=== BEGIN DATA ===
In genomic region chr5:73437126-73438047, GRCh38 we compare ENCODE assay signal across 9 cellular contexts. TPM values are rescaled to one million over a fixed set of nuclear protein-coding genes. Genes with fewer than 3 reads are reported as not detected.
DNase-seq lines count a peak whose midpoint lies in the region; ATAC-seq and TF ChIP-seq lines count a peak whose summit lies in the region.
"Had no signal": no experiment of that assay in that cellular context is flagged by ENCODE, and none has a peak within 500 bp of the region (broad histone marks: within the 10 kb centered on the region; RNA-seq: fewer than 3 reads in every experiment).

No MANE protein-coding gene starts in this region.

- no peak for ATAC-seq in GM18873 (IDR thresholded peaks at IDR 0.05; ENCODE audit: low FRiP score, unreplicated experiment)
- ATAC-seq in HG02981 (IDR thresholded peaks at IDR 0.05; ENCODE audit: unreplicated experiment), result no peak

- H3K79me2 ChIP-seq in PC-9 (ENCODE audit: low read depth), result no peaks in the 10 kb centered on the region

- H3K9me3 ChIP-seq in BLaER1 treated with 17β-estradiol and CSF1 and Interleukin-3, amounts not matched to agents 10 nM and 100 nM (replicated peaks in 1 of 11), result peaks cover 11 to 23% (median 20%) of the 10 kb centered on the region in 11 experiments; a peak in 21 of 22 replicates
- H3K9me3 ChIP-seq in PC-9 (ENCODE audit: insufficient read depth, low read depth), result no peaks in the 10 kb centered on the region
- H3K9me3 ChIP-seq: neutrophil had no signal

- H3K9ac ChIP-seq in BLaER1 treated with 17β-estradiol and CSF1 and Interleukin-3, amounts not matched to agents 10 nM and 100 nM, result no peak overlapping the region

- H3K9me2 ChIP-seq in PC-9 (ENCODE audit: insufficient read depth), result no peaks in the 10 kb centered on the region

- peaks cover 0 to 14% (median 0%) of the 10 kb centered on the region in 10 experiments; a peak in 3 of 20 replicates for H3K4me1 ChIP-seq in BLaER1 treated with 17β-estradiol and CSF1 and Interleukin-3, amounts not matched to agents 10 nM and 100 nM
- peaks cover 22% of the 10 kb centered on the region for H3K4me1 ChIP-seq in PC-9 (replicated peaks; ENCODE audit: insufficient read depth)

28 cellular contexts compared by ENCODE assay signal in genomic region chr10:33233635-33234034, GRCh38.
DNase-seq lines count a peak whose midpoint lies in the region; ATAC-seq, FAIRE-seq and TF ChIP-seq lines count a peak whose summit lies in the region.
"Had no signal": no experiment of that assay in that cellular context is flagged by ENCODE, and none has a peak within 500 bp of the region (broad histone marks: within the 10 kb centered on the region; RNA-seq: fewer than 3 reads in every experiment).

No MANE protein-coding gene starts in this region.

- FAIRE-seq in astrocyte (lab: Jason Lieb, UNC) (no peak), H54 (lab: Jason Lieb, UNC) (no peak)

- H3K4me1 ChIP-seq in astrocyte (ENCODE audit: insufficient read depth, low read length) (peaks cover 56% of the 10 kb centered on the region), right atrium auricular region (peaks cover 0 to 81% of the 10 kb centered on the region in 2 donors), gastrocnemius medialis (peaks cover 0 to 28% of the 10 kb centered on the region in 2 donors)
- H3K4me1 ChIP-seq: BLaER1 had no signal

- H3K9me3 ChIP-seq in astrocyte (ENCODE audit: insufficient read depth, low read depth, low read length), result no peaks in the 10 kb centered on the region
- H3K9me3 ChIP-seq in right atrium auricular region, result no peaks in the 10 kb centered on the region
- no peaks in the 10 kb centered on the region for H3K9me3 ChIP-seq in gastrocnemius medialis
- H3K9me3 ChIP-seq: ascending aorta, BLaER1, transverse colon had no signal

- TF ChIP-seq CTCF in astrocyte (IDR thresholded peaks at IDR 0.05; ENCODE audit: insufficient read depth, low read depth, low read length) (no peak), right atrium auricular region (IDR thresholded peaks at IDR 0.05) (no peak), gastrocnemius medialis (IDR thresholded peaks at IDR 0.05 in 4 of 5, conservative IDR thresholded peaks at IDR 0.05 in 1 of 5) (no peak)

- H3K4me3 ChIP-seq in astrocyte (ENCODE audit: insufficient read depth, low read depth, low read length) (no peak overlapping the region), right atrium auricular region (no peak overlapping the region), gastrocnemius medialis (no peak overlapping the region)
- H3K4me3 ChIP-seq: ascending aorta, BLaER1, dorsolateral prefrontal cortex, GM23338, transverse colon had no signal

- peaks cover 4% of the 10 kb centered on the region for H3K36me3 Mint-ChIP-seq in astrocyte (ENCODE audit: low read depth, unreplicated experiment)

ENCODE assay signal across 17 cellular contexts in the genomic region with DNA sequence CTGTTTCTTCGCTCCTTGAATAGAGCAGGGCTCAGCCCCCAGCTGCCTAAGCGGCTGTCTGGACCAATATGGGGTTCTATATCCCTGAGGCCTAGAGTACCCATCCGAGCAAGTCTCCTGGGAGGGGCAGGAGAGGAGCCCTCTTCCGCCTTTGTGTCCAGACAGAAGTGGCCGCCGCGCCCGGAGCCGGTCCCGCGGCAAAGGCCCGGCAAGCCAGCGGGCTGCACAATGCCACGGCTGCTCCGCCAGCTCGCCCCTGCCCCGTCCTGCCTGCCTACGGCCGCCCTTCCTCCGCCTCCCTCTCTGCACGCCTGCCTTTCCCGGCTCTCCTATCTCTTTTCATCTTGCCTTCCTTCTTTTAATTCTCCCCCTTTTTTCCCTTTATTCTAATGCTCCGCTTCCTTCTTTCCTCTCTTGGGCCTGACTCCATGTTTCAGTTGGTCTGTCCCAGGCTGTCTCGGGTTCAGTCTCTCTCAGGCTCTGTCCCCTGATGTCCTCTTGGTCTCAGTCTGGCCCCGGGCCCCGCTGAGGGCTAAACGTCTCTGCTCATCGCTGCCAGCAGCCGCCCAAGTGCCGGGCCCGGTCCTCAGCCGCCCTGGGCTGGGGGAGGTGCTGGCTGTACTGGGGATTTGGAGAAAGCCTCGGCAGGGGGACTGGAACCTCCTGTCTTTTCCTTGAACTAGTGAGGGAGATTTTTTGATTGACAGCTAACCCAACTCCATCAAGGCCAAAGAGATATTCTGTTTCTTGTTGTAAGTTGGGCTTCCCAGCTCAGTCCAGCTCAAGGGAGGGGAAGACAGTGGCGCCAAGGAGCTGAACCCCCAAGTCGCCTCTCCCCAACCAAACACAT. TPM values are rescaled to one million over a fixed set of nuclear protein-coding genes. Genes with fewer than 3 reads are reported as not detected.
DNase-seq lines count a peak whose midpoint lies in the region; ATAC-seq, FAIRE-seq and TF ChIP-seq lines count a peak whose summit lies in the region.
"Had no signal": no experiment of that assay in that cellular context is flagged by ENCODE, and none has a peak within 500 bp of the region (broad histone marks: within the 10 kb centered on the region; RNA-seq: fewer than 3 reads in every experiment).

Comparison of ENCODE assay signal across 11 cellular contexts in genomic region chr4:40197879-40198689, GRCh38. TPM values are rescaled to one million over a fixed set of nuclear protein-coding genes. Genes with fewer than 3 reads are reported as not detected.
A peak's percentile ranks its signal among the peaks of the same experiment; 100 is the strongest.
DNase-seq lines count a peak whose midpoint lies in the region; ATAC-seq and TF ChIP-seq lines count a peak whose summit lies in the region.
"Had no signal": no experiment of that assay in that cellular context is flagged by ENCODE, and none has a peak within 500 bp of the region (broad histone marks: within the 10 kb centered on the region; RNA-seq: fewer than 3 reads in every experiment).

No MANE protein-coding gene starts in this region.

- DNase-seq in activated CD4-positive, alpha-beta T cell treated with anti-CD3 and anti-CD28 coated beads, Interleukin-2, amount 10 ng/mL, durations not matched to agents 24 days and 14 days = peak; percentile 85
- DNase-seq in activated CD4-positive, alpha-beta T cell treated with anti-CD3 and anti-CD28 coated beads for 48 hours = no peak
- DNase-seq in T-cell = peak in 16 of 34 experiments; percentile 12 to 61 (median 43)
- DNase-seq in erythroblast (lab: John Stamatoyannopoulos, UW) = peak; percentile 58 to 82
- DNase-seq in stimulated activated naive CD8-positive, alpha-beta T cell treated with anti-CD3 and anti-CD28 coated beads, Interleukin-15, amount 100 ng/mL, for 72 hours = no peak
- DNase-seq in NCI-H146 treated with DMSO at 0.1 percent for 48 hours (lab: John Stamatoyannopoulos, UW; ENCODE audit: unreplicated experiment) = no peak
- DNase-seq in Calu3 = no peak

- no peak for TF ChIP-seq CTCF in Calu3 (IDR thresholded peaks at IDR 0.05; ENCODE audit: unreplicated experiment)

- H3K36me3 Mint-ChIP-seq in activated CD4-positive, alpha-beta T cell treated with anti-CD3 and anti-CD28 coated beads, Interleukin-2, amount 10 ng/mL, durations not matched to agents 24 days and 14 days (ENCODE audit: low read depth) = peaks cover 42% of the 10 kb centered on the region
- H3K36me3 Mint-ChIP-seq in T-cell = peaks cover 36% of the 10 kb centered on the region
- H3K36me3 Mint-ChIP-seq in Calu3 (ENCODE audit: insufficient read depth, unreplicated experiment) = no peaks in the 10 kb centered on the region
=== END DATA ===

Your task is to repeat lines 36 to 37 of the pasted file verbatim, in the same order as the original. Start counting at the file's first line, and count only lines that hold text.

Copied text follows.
"Had no signal": no experiment of that assay in that cellular context is flagged by ENCODE, and none has a peak within 500 bp of the region (broad histone marks: within the 10 kb centered on the region; RNA-seq: fewer than 3 reads in every experiment).

No MANE protein-coding gene starts in this region.